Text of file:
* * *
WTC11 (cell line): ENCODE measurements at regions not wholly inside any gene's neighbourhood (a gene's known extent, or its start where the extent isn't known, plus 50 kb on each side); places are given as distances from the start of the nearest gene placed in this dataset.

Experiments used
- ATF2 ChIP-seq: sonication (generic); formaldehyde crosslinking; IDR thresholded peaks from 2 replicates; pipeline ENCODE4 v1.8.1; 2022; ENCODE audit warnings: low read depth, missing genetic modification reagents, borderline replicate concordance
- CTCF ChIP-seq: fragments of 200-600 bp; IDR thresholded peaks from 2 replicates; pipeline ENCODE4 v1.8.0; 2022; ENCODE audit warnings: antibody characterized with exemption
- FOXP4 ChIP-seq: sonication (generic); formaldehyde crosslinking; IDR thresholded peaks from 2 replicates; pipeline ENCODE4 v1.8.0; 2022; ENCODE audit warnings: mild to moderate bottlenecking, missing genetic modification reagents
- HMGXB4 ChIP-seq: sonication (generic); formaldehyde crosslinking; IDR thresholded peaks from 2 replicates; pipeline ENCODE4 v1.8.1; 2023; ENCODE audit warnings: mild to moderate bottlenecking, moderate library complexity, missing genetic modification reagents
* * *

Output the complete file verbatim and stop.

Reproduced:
WTC11 (cell line): ENCODE measurements at regions not wholly inside any gene's neighbourhood (a gene's known extent, or its start where the extent isn't known, plus 50 kb on each side); places are given as distances from the start of the nearest gene placed in this dataset.

Experiments used
- ATF2 ChIP-seq: sonication (generic); formaldehyde crosslinking; IDR thresholded peaks from 2 replicates; pipeline ENCODE4 v1.8.1; 2022; ENCODE audit warnings: low read depth, missing genetic modification reagents, borderline replicate concordance
- CTCF ChIP-seq: fragments of 200-600 bp; IDR thresholded peaks from 2 replicates; pipeline ENCODE4 v1.8.0; 2022; ENCODE audit warnings: antibody characterized with exemption
- FOXP4 ChIP-seq: sonication (generic); formaldehyde crosslinking; IDR thresholded peaks from 2 replicates; pipeline ENCODE4 v1.8.0; 2022; ENCODE audit warnings: mild to moderate bottlenecking, missing genetic modification reagents
- HMGXB4 ChIP-seq: sonication (generic); formaldehyde crosslinking; IDR thresholded peaks from 2 replicates; pipeline ENCODE4 v1.8.1; 2023; ENCODE audit warnings: mild to moderate bottlenecking, moderate library complexity, missing genetic modification reagents